I listed the benefits of being an Ekahari here. Let us remind ourselves at the outset that when we see an outcome when focusing on any single process, the change is, in fact, always multifactorial when it comes to health and sickness. [read: Life can be Good with French Fries] It is important for you to bear this in mind when observing the outcomes that I describe below. Time Optimized Feeding is just one of many lifestyle protocols I follow for a long Healthspan. It helps to solve a lot of problems effectively but is not the only player.

Health Based Measures [top]

Body Composition, Flexibility, Cardiorespiratory Endurance, Muscular Endurance, Muscular Strength are health based measures of fitness. I am in maintenance mode for most times of the year and see no deterioration in any of these measures of fitness. When it is relevant, in the lead up to a competition, I may work harder on specific components e.g. muscular endurance.

Unlike for most other adults, my goal was not to lose fat through Time Optimized Feeding. So, maintenance mode was good enough for me. An improvement in the muscle-to-fat ratio was going to be easier with fat burning mode in existence for a longer period each day. Add to that the increased human growth hormone during fasting and couple that with regular strength work, the muscle mass increase per minute of exercise was going to be higher. Body fat which was in the single digit range has gone slightly lower. Overall, the Kg has stayed stable. There has been an increase in certain muscle group size, strength and/or endurance.

My goal wasn’t, but yours could be to lose fat/Kg

Most importantly, the time dedicated per day to physical exercise has been lower. That currency, time, is the one I value saving the most. Hence my focus on ROTI.

Skills Based Measures – B.S.C.R.A.P. [top]

I am in maintenance mode for most times of the year and see no deterioration in any of the skills based measures of fitness. Unplanned games of football or table-tennis, or dance parties at weddings or for birthdays are fun.

A Systems Perspective [top]

The main systems of the human body are listed here. I address only some of them now, from the perspective of relevance to better physical and mental performance as part of constructing a long Healthspan for myself.

[Tip: When thinking about what drives your body and its systems, it is useful to say to yourself things like “Energy, Communication and Defence systems” or “Infrastructure and Transport systems” and so on.]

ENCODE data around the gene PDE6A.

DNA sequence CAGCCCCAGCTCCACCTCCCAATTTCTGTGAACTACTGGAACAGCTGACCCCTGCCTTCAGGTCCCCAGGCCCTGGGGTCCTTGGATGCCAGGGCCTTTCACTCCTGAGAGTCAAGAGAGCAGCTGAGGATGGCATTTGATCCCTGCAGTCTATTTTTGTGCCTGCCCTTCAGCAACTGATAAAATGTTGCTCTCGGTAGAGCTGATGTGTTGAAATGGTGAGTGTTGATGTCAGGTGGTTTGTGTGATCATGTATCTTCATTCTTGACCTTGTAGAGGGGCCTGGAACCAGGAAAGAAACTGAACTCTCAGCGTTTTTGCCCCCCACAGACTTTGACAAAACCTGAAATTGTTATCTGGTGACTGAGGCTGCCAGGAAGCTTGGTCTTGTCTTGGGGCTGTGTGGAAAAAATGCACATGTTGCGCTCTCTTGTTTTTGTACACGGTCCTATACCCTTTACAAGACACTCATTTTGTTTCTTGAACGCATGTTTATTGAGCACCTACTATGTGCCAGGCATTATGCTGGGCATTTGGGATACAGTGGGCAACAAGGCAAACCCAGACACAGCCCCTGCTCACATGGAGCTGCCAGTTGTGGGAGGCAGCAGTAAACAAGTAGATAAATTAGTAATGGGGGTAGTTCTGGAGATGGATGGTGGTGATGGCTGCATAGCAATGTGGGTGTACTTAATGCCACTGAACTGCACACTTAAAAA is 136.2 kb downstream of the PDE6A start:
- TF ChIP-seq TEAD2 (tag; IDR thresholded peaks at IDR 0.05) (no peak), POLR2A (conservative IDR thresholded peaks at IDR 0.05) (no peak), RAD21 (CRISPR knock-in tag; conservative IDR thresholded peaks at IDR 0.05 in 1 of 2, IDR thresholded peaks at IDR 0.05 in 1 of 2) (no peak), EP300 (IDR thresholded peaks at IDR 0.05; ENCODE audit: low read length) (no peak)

Digestive System

I never suffer from GI tract issues. Although this may be partly genetic, I am convinced it is now mostly driven by my lifestyle. [I’ll spare you the details.]

I can assure you that an Ekahari routine of one meal a day, or even a reasonably strict Time Optimized Feeding lifestyle will not cause you chronic acidity problems. And, if what you eat is also right, you will have clockwork bowel movements at the other end. Remember, if your circadian rhythm is in a state of good flow your brain will automatically not make you want “to go” late at night but will be very happy to in the morning. Whether your single meal of the day is at 1pm or 8pm.

Immune System (and Inflammation)

Thanks to, what I picture to be, an extremely diverse microbiota in my gut, my immune system is very strong. I pretty much never fall sick for years on end. Time Optimized Feeding is one of the protocols that contributes to this diversity in gut microbiome and an increased resilience to pathogens.

Inflammation is a good thing when it appears at the right time (e.g. for a short while after you sustain an injury) and goes away at the right time. Chronic inflammation is not a good thing for a host of reasons. My measures of inflammation captured through blood samples (e.g. hsCRP, IL-6) are at super low levels – partly driven by Time Optimized Feeding. I am in mild ketosis for a good few hours every day. Besides being high octane fuel, one of the roles of ketone bodies (e.g. beta-hydroxybutyrate) is as a signalling molecule – for reducing oxidative stress and slowing aging.